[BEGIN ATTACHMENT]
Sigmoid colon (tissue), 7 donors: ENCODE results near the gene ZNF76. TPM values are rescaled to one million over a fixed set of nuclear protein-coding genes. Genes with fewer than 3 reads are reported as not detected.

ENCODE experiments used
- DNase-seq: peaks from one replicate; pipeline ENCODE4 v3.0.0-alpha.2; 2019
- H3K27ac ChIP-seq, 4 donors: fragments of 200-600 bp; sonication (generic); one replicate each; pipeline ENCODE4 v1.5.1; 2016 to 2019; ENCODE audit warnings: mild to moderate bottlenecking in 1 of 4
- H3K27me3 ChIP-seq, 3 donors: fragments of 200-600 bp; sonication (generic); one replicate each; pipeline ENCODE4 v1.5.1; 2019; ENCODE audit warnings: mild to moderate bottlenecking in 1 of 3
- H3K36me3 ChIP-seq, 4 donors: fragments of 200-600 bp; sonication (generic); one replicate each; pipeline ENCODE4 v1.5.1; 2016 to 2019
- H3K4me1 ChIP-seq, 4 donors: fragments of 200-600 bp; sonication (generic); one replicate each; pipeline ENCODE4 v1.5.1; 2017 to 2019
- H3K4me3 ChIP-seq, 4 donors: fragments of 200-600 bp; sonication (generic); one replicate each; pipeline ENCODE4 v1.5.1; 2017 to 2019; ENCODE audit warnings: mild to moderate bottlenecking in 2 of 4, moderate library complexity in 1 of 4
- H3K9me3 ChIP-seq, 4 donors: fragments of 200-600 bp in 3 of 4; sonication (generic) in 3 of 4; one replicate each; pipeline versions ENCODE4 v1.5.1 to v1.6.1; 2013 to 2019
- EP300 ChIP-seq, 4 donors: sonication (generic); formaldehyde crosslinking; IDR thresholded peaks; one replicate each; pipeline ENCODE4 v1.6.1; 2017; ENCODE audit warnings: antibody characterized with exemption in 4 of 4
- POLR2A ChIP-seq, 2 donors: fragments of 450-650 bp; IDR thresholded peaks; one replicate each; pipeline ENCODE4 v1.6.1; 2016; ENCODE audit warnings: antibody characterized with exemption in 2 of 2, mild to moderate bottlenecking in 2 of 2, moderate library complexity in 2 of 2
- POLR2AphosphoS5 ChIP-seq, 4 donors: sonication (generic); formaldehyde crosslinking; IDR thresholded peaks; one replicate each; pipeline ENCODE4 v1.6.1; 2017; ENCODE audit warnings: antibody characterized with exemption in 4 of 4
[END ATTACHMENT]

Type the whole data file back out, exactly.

Sigmoid colon (tissue), 7 donors: ENCODE results near the gene ZNF76. TPM values are rescaled to one million over a fixed set of nuclear protein-coding genes. Genes with fewer than 3 reads are reported as not detected.

ENCODE experiments used
- DNase-seq: peaks from one replicate; pipeline ENCODE4 v3.0.0-alpha.2; 2019
- H3K27ac ChIP-seq, 4 donors: fragments of 200-600 bp; sonication (generic); one replicate each; pipeline ENCODE4 v1.5.1; 2016 to 2019; ENCODE audit warnings: mild to moderate bottlenecking in 1 of 4
- H3K27me3 ChIP-seq, 3 donors: fragments of 200-600 bp; sonication (generic); one replicate each; pipeline ENCODE4 v1.5.1; 2019; ENCODE audit warnings: mild to moderate bottlenecking in 1 of 3
- H3K36me3 ChIP-seq, 4 donors: fragments of 200-600 bp; sonication (generic); one replicate each; pipeline ENCODE4 v1.5.1; 2016 to 2019
- H3K4me1 ChIP-seq, 4 donors: fragments of 200-600 bp; sonication (generic); one replicate each; pipeline ENCODE4 v1.5.1; 2017 to 2019
- H3K4me3 ChIP-seq, 4 donors: fragments of 200-600 bp; sonication (generic); one replicate each; pipeline ENCODE4 v1.5.1; 2017 to 2019; ENCODE audit warnings: mild to moderate bottlenecking in 2 of 4, moderate library complexity in 1 of 4
- H3K9me3 ChIP-seq, 4 donors: fragments of 200-600 bp in 3 of 4; sonication (generic) in 3 of 4; one replicate each; pipeline versions ENCODE4 v1.5.1 to v1.6.1; 2013 to 2019
- EP300 ChIP-seq, 4 donors: sonication (generic); formaldehyde crosslinking; IDR thresholded peaks; one replicate each; pipeline ENCODE4 v1.6.1; 2017; ENCODE audit warnings: antibody characterized with exemption in 4 of 4
- POLR2A ChIP-seq, 2 donors: fragments of 450-650 bp; IDR thresholded peaks; one replicate each; pipeline ENCODE4 v1.6.1; 2016; ENCODE audit warnings: antibody characterized with exemption in 2 of 2, mild to moderate bottlenecking in 2 of 2, moderate library complexity in 2 of 2
- POLR2AphosphoS5 ChIP-seq, 4 donors: sonication (generic); formaldehyde crosslinking; IDR thresholded peaks; one replicate each; pipeline ENCODE4 v1.6.1; 2017; ENCODE audit warnings: antibody characterized with exemption in 4 of 4